This week Totally Townies solutes the St. George Pantry, which is located on West Main Street in downtown Brighton in the basement of St. George Lutheran Church. The St. George Pantry is open twice per month on the 2nd and 4th Saturdays, with the only requirement for using the service being the need for food. On an average Saturday morning from 9am – 12 noon,  2,400 pounds of food are provided for nearly 100 families. Gleaners Food Bank provides bread and eggs to the pantry and OLSHA donates 500 pounds of food per month. Simple Fresh Market has agreed to supply the pantry with much needed fresh produce, and each week bushels of squash, watermelons and seasonal fruits and veggies are brought in by truck. Since the pantry opened in March, the number of Brighton and Whitmore Lake families fed each Saturday has increased by 190%.

    In honor of the individuals who give their time, energy and resources to help those in need within our community. We’re featuring a simple squash recipe that encourages parents to cook with their children – having fun at home together sets the foundation for a bond that will last a lifetime. Cooking together is a labor of love. When a child and parent learn together, a moment in time is forever captured within their souls. Just as a child learns from her parent, a parent learns through her child. When we give our children the chance to experience whimsy in their homes, we’re giving them the chance to flourish. To flourish as a family is one of life’s ultimate treasures and one that cannot be purchased or saved for a later date – it must be savored and experienced in the present.

    Teaching a child to cook requires patience and an unhurried approach. Below is one of our favorite squash recipes that couldn’t get much easier. Squash is high in vitamins and low on cost – the average squash at the Brighton Farmers’ Market rings in at $1.00 this month. With the arrival of cooler temperatures in October, the season of squash has found us with our mouths watering, our bellies growling, and our grocery dollars stretched just a little further.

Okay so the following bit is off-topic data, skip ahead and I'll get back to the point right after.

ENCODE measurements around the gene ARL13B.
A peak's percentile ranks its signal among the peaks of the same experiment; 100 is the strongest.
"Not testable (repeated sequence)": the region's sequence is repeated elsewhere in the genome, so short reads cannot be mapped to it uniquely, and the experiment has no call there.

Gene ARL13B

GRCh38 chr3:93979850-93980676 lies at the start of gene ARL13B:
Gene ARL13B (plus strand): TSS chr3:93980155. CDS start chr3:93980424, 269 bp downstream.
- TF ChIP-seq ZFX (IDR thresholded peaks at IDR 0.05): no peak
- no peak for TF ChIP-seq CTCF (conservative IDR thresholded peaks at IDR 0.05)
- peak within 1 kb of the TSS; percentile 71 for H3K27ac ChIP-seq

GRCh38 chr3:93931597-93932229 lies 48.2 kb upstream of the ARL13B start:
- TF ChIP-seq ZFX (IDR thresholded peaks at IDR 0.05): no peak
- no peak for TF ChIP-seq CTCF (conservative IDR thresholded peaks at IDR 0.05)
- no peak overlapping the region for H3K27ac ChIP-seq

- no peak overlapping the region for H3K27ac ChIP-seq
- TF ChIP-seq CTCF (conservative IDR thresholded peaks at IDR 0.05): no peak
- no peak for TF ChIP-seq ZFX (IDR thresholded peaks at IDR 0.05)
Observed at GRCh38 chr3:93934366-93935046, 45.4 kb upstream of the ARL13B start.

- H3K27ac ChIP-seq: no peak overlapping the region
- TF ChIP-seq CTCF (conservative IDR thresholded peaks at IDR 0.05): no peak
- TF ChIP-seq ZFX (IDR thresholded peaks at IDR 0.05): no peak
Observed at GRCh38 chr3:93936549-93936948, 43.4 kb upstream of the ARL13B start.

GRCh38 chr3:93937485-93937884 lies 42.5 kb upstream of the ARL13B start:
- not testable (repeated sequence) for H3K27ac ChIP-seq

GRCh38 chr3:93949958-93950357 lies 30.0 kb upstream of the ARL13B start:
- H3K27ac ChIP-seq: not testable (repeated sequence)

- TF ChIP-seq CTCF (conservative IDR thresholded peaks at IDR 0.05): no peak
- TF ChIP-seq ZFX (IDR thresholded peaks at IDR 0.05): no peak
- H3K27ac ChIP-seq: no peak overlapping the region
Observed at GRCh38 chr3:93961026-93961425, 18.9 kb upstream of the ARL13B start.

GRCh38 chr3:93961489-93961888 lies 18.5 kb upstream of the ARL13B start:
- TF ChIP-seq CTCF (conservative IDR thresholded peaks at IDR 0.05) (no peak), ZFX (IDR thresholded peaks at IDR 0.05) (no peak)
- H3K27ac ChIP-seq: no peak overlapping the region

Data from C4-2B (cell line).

Super Simple Squash

    One thoroughly washed squash, fully intact with skin on – your choice – butternut or spaghetti squash work best with this recipe
    A good amount of butter (approximately ½ stick…but we’re not fussy enough to measure)
    A healthy pinch of salt to taste
    Optional spices include fresh herbs such as basil or thyme, or garlic

    Bake the squash for 60-90 minutes on 350 degrees, uncovered with stem and skin on in your favorite baking dish. The squash is done when you can place a butter knife through the center and feel no resistance. Your kitchen will smell heavenly – giving you a Better Crocker-esc pride that certainly can boost a weary spirit. Remove the baking dish from the oven and with a fork or knife, remove the skin from the squash. This will be easy at this point and the skin will almost fall off with some gentle encouragement. The squash will be extremely hot and you may opt to allow it to cool for several hours before removing the skin. This is especially a good option if you have little helpers along with you on your squash adventure. Once the skin has been removed, and the squash is comfortable to handle, scoop out the seeds and dump all of the remaining squash into a serving bowl, add butter, salt and some good clean hands for mixing. Children love different textures – squash may be something your fingers have never had the privileged of squishing. Go ahead, make a little mess.